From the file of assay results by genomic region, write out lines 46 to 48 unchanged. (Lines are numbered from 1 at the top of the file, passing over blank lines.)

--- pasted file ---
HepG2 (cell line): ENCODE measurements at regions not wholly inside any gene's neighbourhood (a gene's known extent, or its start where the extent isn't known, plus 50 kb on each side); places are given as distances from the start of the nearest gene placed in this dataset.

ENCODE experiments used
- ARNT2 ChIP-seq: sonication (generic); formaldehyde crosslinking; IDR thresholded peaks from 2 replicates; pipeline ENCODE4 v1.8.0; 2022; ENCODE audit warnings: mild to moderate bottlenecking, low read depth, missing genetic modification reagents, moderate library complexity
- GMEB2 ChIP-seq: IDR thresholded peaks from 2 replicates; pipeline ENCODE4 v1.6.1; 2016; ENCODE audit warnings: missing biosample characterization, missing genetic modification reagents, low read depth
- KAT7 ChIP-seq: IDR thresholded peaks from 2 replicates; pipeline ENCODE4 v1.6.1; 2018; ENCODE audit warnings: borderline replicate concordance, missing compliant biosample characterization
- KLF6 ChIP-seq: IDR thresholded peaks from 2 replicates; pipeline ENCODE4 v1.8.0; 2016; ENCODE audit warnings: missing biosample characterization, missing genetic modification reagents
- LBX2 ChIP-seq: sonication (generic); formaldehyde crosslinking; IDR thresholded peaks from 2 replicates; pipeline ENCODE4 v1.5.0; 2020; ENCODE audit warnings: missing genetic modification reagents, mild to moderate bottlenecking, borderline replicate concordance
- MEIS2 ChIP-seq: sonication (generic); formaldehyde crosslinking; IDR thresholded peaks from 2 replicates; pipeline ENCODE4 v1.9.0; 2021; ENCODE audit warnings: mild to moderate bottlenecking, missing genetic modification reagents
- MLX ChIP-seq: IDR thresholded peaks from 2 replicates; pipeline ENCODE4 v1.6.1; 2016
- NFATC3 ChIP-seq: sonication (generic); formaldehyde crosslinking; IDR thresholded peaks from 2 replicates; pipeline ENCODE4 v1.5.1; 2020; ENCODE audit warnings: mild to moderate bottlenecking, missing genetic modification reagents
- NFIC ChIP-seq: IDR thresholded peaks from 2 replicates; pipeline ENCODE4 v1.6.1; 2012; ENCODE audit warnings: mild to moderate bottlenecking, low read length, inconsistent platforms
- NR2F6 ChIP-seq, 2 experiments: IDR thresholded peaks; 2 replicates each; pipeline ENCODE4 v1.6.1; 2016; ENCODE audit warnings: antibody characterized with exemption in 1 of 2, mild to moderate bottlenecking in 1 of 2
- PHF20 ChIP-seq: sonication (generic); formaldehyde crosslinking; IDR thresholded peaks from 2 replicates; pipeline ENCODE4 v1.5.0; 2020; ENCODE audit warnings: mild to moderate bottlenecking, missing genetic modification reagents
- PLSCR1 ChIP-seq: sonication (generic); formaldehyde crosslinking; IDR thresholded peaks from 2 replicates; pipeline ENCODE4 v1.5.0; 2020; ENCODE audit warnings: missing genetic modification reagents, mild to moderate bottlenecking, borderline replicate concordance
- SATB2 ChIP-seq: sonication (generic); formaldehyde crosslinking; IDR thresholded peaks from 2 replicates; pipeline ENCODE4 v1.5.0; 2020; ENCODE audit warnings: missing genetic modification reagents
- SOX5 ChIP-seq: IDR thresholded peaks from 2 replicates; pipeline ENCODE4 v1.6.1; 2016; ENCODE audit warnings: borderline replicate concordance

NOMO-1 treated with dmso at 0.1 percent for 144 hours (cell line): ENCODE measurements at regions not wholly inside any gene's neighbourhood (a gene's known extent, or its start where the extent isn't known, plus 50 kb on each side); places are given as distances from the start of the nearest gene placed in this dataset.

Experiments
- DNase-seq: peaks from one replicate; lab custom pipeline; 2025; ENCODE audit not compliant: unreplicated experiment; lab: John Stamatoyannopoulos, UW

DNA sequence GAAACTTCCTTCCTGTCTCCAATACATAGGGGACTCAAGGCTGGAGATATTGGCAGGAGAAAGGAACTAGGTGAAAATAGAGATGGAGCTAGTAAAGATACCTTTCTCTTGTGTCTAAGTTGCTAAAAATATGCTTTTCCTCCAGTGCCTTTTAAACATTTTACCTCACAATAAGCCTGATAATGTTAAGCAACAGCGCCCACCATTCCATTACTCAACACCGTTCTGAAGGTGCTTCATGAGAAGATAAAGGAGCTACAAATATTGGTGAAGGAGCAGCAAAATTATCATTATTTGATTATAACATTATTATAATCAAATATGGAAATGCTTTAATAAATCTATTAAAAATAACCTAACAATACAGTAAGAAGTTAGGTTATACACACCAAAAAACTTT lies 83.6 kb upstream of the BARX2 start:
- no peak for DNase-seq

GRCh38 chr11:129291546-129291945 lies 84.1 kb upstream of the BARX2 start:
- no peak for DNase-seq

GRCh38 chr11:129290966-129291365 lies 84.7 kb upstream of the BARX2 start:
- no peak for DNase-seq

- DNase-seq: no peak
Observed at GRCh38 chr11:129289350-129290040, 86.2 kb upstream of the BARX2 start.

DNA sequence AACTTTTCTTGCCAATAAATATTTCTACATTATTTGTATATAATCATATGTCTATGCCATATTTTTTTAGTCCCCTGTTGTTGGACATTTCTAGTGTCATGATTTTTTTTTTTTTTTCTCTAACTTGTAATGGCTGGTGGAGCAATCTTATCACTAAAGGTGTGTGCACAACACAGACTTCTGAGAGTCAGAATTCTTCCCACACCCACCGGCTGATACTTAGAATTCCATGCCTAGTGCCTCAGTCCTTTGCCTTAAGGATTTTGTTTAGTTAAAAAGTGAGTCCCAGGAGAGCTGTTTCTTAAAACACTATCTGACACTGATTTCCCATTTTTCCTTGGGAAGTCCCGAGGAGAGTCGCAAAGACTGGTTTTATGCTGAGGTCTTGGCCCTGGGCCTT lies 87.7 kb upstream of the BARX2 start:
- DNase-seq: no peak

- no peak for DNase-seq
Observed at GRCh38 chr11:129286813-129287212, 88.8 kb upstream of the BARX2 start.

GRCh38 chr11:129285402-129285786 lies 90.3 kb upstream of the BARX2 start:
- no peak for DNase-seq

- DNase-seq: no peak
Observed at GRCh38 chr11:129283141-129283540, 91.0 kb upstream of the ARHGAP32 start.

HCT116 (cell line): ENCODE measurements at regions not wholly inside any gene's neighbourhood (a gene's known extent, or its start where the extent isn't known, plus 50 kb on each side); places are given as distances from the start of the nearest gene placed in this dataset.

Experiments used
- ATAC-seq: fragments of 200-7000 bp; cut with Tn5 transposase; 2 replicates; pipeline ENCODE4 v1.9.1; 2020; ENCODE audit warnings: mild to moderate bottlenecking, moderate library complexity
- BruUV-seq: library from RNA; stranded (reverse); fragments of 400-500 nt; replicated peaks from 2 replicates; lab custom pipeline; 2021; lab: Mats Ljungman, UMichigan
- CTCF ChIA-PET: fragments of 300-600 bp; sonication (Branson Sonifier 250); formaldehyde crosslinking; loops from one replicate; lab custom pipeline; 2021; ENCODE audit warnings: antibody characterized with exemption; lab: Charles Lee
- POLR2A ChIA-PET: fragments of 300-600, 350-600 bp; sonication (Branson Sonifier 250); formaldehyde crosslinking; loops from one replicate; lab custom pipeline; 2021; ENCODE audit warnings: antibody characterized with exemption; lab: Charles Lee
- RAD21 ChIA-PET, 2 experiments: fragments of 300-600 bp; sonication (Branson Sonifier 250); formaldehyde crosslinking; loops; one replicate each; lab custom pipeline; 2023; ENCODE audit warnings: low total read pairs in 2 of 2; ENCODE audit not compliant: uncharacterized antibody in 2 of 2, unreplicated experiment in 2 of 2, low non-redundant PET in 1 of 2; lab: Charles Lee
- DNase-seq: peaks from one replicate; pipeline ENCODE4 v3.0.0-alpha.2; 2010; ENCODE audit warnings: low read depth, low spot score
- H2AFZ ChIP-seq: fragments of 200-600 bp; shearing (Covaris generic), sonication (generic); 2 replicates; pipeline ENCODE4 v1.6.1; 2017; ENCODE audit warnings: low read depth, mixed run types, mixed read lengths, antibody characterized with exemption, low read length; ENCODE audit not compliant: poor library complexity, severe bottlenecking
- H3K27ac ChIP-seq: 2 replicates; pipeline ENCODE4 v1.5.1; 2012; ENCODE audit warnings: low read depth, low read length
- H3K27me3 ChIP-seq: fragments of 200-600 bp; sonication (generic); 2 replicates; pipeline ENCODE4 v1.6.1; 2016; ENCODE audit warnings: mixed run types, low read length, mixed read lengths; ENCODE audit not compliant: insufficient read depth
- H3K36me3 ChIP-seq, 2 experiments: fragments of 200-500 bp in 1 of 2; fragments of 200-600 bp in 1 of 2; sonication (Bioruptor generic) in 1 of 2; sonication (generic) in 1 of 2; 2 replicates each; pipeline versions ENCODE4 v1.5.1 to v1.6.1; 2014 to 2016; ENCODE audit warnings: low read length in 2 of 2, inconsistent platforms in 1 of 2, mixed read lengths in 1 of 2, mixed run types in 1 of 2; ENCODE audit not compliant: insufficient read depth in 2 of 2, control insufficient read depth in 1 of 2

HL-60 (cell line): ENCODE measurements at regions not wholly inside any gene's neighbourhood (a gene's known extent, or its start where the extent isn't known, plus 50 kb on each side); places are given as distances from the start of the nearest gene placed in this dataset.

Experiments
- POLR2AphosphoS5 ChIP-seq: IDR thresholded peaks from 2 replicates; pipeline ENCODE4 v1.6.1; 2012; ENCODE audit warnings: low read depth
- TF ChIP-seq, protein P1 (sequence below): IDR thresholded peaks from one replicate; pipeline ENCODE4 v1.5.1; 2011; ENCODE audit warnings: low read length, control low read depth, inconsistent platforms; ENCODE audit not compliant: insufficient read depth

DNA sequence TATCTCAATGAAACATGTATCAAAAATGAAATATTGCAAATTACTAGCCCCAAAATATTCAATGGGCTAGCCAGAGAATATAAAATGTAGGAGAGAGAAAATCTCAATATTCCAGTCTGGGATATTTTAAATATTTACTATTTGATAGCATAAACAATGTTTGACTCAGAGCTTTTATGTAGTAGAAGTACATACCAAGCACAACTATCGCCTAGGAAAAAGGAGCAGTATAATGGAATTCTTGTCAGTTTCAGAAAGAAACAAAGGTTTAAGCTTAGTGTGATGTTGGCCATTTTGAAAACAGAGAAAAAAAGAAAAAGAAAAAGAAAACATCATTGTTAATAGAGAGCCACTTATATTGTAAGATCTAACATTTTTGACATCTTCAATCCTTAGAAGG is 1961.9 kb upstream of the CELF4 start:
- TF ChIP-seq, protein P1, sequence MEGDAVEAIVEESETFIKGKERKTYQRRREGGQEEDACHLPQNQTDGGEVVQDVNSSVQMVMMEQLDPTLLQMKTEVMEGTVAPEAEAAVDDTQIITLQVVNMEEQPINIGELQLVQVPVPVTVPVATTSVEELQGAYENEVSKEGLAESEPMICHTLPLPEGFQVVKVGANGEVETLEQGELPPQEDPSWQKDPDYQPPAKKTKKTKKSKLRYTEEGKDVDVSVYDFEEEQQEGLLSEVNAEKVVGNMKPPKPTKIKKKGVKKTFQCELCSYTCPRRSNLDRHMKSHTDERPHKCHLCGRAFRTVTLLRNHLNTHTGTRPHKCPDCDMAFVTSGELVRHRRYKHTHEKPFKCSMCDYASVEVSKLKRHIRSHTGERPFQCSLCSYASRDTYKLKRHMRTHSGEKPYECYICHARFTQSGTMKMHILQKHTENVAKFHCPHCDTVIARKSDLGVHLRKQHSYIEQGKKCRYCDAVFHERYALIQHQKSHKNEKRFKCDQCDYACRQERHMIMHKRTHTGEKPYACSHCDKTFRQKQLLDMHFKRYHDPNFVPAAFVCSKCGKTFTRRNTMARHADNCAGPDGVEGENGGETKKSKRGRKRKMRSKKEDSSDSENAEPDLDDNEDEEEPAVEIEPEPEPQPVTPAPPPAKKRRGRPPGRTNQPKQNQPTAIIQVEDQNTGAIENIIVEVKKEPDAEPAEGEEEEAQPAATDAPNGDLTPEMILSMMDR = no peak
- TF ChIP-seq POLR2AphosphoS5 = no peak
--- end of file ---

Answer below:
- H3K27me3 ChIP-seq: fragments of 200-600 bp; sonication (generic); 2 replicates; pipeline ENCODE4 v1.6.1; 2016; ENCODE audit warnings: mixed run types, low read length, mixed read lengths; ENCODE audit not compliant: insufficient read depth
- H3K36me3 ChIP-seq, 2 experiments: fragments of 200-500 bp in 1 of 2; fragments of 200-600 bp in 1 of 2; sonication (Bioruptor generic) in 1 of 2; sonication (generic) in 1 of 2; 2 replicates each; pipeline versions ENCODE4 v1.5.1 to v1.6.1; 2014 to 2016; ENCODE audit warnings: low read length in 2 of 2, inconsistent platforms in 1 of 2, mixed read lengths in 1 of 2, mixed run types in 1 of 2; ENCODE audit not compliant: insufficient read depth in 2 of 2, control insufficient read depth in 1 of 2

HL-60 (cell line): ENCODE measurements at regions not wholly inside any gene's neighbourhood (a gene's known extent, or its start where the extent isn't known, plus 50 kb on each side); places are given as distances from the start of the nearest gene placed in this dataset.